For the first time in fifty years, Americans can legally bring Cuban cigars back into the country with them, though only if they’re coming directly from Cuba and only so long as they’re not bringing back more than $100 worth. Considering most Cuban cigars sell for $20-$50 a stick, that’s not a lot of cigars, so we started wondering, are they worth the effort? Can Cuban cigars really live up to the hype? We tracked down all the info we could find on Cuba, Cuban cigars, and the Cuban cigar industry and here’s what we found.
Tobacco is a very finicky plant. It’s extremely susceptible to warmth, cold, rain, and sun. All of these elements have to be balanced just right in order to create the broad, lush leaves that give cigars their rich, earthy taste. There are only a few places in the world with the right conditions, and Cuba is one of them. It’s located just south of the Tropic of Cancer, so the temperature is pretty constant year round, about 77°F on average, and it receives a large amount of rain and sunshine, just what you need to grow good tobacco leaves.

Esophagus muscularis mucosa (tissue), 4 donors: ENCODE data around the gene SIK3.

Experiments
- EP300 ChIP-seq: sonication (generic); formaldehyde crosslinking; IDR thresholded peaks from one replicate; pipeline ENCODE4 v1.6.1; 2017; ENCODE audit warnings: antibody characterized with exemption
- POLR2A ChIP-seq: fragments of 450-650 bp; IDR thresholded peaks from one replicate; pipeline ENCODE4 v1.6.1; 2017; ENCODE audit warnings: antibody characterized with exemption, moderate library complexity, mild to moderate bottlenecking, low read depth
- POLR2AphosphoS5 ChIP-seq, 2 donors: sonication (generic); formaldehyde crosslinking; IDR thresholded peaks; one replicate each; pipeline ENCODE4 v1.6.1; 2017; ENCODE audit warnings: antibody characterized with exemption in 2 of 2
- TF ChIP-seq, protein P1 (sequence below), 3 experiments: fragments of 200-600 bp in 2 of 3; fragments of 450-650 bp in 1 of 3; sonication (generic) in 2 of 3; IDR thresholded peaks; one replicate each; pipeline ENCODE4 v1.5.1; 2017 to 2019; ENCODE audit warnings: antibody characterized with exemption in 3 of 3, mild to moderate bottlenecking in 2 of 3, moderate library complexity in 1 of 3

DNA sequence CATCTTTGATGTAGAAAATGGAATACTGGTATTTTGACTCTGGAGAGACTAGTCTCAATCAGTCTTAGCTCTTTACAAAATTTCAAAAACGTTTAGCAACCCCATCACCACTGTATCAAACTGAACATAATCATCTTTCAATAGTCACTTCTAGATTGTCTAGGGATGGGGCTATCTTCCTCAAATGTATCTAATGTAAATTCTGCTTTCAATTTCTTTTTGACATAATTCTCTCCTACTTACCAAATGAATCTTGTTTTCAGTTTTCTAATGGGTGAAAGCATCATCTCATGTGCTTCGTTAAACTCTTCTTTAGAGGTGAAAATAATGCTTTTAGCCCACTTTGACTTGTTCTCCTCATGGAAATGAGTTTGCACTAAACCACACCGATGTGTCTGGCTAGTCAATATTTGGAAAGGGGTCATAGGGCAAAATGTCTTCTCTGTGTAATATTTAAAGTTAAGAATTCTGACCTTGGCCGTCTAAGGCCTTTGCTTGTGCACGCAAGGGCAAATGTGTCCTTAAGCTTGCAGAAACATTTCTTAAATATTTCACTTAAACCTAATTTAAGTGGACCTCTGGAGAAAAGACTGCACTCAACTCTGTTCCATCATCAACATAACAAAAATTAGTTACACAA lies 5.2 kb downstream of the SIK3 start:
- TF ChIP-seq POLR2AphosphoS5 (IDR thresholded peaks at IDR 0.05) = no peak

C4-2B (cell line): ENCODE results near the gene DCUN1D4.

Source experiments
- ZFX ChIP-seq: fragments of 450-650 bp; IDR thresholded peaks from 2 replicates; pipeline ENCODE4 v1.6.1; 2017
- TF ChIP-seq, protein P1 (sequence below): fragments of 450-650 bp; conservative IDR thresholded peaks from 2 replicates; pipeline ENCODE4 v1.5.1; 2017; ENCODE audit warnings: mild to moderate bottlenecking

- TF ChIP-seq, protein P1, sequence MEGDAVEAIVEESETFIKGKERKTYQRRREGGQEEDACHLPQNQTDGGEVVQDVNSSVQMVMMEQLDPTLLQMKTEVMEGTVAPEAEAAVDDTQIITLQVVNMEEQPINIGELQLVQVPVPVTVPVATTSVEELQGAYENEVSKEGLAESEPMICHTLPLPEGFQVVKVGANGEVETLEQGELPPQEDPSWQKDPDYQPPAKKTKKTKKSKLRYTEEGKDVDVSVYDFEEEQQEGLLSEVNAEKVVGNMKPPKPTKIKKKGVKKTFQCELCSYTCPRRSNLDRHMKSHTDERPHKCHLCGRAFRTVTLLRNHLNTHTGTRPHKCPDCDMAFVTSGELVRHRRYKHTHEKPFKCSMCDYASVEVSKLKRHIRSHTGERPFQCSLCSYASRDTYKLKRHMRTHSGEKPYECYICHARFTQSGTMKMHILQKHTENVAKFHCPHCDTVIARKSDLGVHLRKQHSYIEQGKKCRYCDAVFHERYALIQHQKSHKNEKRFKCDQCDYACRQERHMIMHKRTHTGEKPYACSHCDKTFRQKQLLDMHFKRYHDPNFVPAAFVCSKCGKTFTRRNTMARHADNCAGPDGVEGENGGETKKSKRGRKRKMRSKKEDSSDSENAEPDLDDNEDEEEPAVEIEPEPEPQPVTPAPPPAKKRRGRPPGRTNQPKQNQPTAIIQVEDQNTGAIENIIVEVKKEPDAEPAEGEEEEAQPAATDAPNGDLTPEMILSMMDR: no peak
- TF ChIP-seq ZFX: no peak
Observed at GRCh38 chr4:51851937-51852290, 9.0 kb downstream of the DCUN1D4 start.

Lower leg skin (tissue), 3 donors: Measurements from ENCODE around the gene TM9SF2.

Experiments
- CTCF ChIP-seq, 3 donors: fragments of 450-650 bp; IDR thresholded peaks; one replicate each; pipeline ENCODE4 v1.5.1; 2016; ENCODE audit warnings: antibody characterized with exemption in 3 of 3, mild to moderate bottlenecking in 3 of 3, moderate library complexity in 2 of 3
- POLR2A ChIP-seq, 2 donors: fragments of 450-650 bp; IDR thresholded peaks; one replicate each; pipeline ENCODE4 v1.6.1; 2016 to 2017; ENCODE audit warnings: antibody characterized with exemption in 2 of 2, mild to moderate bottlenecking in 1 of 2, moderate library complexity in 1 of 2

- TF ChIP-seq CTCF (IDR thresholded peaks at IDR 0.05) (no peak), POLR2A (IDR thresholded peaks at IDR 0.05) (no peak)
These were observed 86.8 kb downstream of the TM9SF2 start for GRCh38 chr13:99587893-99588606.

If you’ve read our article on How Moisture and Humidity Affect How You Smoke, then you already know how important humidity is to finished cigar. What you may not know how important it is in the cultivation process. After tobacco’s harvested, it has to be cured and fermented in order to eliminate the chlorophyll and release its flavors and aromas. If the humidity’s too low, the leaves will be too dry to reach the right temperature for fermentation. If it’s too high, the leaves will get too hot during fermentation and overcook.
The right humidity also means the leaves will have the right moisture content when they’re rolled, so they won’t burn too hot or too cold. Cuba’s humidity levels are pretty good, about 79 percent, not too high or too low. In fact, they’re the basis for the 70-70 rule you use in your cigar humidor at home.
Tobacco’s flavor comes from the soil it’s grown in. Cuba’s soil is loose, sandy, granular, and loamy – not suitable for most farm crops but ideal for tobacco. The best soil in Cuba is in the Vuelta Abajo, where you’ll find unusually high deposits of iron, quartz, and clay. It’s what gives Cuban tobacco its unique, peppery taste, and because soil conditions can’t be duplicated, it’s a taste you won’t find anywhere else in the world.
There’s no doubt Cuba produces some of the best tobacco in the world, but there’s more to a good cigar than good tobacco. Next time we’ll take a look at the Cuban cigar industry and some of the struggles it’s faced since the revolution.
Got any experience with Cuban cigars? Leave a comment and tell us about it. If you’d like to read more, check out our full length article – Why Cuban Cigars Are so Good.